For those who have read Robert Louis Stephenson’s famous book, “Strange case of Dr. Jekyll and Mr. Hyde”, recent happenings in the country should not come as a surprise.
The book describes the dual nature of humans and how someone can hide the evil self even from his own friends and acquaintances. One moment you had the kind Dr. Jekyll, but in order to play out his evil side of nature, transformed himself into Mr. Hyde to relive his homicidal fantasies
This past year has brought its own share of surprises as a few worms began coming out of the woodwork.
First it was discovered through the popular tribunals, Gacaca, that at least half a dozen lawmakers and senior government officials had been living a lie for a decade and a half.
The honourables suddenly found their security blankets woven in social hypocrisy were not thick enough to keep away exposés of their roles in the 1994 Genocide against Tutsi.
What was common in all these cases was that the people involved were the most zealous defenders of justice for victims of the Genocide.
No one was a more vocal and frequent guest on radio and television talk shows than former Senator Safari Stanley who recently slipped out of the country to escape justice.
His pet subject was the evil of the past regimes that sowed seeds of hatred among the population which brought about a series of “Genocides” against the Tutsi ethnic group ever since 1959 that ended with their 1994 masterpiece.
Suddenly, it comes out that Safari has all these years been acting out a charade to camouflage his past. A Gacaca court found him guilty of Genocide in absentia and was slapped a life sentence.
He was accused of playing an active part in the Genocide in Kigali and the Southern province, including the murders of over a dozen people who had taken refuge in his home in Butare.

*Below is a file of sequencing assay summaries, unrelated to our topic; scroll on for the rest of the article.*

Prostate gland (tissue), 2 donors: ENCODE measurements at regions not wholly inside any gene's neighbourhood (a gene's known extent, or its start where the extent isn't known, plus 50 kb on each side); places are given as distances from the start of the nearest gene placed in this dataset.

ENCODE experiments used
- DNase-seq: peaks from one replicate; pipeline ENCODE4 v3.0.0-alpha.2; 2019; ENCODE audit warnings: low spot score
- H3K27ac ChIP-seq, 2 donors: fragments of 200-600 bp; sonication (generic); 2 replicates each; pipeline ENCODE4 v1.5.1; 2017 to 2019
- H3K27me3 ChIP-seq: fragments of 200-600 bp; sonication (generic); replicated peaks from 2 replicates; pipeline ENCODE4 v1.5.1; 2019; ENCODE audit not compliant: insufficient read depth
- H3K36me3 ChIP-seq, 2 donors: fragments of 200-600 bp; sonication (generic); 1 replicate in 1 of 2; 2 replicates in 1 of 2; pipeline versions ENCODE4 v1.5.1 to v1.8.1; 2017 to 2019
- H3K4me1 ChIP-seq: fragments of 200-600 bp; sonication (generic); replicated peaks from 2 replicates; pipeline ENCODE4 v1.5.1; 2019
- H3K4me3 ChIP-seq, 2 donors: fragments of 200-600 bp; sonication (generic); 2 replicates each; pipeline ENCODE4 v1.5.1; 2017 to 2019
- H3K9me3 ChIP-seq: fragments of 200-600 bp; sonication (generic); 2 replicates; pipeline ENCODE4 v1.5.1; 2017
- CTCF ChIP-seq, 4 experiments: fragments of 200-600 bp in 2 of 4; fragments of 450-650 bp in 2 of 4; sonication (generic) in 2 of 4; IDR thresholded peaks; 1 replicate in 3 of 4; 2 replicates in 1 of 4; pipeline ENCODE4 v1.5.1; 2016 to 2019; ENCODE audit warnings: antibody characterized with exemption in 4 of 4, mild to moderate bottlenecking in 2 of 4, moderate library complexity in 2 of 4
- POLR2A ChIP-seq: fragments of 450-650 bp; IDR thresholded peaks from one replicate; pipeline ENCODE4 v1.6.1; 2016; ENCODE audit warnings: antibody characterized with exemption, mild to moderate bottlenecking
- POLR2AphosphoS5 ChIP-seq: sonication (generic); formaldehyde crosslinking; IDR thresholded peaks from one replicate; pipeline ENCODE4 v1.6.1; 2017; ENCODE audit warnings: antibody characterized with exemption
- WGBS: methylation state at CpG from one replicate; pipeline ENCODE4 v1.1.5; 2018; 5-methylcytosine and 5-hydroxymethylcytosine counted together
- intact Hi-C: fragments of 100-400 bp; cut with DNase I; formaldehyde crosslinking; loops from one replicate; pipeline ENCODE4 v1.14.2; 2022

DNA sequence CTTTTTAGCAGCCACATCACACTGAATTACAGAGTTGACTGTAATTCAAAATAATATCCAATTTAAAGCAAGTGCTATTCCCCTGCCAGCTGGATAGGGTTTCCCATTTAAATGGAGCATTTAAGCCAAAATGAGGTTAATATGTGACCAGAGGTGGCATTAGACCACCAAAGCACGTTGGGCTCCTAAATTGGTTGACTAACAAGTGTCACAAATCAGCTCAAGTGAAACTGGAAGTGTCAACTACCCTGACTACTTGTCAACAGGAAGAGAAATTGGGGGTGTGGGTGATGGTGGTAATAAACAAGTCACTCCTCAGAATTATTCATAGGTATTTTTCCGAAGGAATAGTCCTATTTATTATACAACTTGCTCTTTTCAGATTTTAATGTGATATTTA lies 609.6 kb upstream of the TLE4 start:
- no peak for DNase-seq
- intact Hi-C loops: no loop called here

I would not be surprised if many more Safari’s are unearthed because I have lost faith with decisions and assumptions made on face value.
Perhaps the most disheartening news was the arrest of some journalists allegedly running an extortion racket; a surprise indeed because the alleged central figure, Assouman Niyonambaza, editor and owner of the Kinyarwanda magazine, Rugari, was the epitome of “morality”.
Many a times in press conferences, even with the Head of State, the ever smartly dressed Niyonambaza came out strongly as a defender of the downtrodden. He and several other colleagues brought cases of injustice to the attention of the President, which usually received prompt action.
But news of his arrest brought in even more lurid details, some of which had been the subject of discussions among the media fraternity: Questions-for money.
An acquaintance told this writer that Niyonambaza had personally told him that the questions (usually regarding individuals) brought to the attention of the President during press conferences, have a price tag , and they don’t come cheap.
But that has always been our suspicion when someone, suddenly out of the blue, asks the Head of State questions that could be answered by the head of a Mudugudu (the lowest local administrative unit).
The police claim that they have video evidence of Niyonambaza receiving payment from his lady victim (names withheld), in exchange for not publishing dirt he had on her.
They further reveal that he was a former soldier in the former Rwandan army (Ex-FAR) and that he did time in prison on Genocide charges.
All this information came out as a surprise because on the surface, this is not the Assouman Niyonambaza that was a stalwart member of the media fraternity, the champion of stiffer measures against corruption, especially in government.
If all these come out to be true, it will sound the death knell of trust and integrity. The media profession will lose its moral authority to speak out against evil. Every word written or uttered on the airwaves will come under public scrutiny, questioning its sincerity.
That will be a sad day indeed, the only consolation is that Mr. Hyde exists among all professions.